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There are plenty of tourist-y, tacky T-shirts, hats, and keychains that attempt to embody the spirit of our fair city. Creator of 843 Shop, Adam Miller, is looking to add something a little more authentic to the mix with his online store.

Miller starts with California-made T-shirts that he prints at his home in Riverland Terrace on James Island. The shop also sells canvas bags.

843 Shop donates 10 percent of its proceeds to various local charities. Their current charitable beneficiary is Feed the Need, the Charleston-based group that supports soup kitchens and shelters in our community. Some of the organizations that Feed the Need aids include Tricounty Family Ministries and One80 Place.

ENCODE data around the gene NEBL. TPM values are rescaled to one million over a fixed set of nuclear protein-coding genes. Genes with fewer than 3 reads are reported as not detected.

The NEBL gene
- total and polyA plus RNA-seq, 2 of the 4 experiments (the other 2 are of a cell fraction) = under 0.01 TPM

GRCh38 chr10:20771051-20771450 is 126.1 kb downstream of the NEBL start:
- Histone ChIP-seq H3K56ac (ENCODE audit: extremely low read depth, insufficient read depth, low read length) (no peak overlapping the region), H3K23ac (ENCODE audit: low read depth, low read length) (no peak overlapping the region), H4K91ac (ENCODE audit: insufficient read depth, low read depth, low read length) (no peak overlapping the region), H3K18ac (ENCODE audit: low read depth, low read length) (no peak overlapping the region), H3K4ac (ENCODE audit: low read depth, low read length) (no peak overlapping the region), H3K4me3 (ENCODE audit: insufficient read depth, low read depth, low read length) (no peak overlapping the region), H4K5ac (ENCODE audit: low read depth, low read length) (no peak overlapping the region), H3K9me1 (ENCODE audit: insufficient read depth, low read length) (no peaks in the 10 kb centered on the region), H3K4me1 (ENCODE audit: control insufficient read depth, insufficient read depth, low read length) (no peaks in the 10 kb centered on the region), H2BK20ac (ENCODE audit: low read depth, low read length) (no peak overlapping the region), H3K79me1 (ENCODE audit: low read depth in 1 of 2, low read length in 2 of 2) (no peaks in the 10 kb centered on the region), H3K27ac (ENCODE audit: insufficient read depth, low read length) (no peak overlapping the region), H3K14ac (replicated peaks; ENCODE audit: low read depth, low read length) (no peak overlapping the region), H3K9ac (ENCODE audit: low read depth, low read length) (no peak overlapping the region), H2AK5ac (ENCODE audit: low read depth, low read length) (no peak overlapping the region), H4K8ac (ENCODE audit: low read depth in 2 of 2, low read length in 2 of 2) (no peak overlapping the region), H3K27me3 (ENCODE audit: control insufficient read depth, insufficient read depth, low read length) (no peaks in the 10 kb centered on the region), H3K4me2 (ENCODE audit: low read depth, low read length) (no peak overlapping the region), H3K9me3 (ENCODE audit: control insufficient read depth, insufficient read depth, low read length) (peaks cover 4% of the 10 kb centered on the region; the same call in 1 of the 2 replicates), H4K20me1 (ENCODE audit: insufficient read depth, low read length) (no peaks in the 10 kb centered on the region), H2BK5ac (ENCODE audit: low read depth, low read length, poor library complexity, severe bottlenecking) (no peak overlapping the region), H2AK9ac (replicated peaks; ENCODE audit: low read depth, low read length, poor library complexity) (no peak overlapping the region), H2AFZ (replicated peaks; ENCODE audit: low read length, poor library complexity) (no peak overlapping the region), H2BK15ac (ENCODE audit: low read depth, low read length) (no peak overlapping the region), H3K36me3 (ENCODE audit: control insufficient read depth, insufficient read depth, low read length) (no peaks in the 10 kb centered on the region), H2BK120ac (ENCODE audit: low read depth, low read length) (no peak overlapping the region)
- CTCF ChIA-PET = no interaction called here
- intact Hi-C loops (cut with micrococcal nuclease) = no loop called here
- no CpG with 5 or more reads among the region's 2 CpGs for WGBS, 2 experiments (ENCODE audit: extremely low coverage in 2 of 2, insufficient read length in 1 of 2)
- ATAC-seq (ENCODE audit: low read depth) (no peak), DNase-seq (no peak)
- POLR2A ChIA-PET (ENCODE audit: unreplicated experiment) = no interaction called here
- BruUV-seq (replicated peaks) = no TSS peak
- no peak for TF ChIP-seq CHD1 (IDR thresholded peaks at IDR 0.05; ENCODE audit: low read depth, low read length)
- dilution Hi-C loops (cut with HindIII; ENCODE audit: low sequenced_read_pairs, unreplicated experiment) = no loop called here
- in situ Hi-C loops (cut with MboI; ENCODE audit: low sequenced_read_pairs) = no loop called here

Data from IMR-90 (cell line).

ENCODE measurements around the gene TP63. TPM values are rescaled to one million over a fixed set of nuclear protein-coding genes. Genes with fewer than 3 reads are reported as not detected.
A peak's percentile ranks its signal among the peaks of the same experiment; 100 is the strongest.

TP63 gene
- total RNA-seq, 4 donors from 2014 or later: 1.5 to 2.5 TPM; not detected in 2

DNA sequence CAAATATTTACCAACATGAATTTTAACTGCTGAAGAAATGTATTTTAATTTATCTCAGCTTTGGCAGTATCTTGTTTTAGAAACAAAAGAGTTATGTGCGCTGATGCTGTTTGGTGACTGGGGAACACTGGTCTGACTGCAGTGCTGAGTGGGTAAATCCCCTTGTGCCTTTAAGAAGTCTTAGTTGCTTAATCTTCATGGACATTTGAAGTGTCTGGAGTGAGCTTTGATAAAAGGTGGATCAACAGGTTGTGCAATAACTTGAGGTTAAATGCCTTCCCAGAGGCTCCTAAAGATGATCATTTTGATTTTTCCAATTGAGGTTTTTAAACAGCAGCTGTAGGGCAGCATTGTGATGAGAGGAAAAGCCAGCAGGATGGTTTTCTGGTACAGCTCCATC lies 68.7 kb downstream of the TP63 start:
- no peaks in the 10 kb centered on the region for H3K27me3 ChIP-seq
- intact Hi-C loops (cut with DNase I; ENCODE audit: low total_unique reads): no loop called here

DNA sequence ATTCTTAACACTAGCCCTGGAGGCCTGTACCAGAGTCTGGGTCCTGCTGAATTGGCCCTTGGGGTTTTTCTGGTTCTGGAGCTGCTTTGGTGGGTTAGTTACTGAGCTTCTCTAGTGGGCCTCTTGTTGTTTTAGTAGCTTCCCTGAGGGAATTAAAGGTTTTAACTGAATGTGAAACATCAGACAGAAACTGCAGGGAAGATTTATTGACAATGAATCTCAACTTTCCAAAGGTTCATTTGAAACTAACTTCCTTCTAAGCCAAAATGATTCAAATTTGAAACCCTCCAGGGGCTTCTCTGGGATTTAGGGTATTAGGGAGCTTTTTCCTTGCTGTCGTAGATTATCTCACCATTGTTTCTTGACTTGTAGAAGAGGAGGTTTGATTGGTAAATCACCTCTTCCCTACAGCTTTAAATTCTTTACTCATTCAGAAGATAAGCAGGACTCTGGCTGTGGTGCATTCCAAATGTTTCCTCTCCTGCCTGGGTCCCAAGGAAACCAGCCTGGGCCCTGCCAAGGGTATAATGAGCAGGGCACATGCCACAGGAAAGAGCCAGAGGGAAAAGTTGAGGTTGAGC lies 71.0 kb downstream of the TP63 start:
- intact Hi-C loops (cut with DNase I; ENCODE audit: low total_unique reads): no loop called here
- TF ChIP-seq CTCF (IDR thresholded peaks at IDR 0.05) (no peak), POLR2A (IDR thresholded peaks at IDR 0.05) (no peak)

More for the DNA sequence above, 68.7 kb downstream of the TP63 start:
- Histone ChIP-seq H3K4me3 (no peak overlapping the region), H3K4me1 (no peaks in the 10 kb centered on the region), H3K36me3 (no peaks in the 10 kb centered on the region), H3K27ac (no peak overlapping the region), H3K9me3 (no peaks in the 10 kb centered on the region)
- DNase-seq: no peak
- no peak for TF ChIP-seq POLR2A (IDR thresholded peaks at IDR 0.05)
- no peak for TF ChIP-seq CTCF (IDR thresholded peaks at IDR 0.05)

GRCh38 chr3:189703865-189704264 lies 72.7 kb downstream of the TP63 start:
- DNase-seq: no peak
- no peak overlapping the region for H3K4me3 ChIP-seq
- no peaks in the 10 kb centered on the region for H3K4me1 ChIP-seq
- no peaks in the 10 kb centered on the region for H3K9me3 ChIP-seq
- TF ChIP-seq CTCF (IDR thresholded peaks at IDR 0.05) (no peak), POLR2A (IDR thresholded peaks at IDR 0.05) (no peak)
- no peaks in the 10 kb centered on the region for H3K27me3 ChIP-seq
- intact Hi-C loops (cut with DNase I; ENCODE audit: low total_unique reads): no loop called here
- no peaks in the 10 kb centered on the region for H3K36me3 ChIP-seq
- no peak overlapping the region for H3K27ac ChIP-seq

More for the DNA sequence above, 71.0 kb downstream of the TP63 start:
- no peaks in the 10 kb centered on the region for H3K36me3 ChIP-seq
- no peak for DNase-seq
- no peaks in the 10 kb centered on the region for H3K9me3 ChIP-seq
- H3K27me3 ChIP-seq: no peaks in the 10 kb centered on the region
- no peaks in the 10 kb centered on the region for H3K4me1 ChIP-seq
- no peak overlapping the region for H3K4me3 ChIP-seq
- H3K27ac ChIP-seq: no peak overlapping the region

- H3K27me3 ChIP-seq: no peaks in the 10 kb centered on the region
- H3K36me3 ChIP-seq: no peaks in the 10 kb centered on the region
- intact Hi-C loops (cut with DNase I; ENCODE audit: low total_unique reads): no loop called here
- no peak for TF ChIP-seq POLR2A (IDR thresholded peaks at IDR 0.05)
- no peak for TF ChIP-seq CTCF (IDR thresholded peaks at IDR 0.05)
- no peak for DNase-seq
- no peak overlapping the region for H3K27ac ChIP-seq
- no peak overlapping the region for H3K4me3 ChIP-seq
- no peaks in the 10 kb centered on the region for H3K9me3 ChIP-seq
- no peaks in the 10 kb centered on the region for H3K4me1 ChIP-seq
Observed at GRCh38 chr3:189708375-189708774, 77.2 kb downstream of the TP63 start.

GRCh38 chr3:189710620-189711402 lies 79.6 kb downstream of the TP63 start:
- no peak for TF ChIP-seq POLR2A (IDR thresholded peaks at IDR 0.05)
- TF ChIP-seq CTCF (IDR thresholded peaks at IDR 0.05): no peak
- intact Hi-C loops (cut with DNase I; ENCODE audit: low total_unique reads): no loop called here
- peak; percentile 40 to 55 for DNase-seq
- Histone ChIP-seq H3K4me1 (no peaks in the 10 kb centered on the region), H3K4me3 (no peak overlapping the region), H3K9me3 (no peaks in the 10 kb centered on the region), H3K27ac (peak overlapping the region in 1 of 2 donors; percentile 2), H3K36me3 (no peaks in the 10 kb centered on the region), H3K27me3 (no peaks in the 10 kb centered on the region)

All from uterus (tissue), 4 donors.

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Asked why he thought Charleston needed the 843 gear, Miller said, "Charleston is an incredible city, and I felt like we lacked a brand that accurately represented the people that live here."

Miller is not actually a Charleston native; he was born in New York and grew up in Charlotte before moving to the Holy City eight years ago. Once here, he knew he never wanted to leave.

"This city is more than simply a tourist destination," Miller says, "Charleston has a multifaceted soul and a heart teeming with hospitality. It is an honor to be able to call Charleston my home, and I want to create a brand for others who share my love for this special city."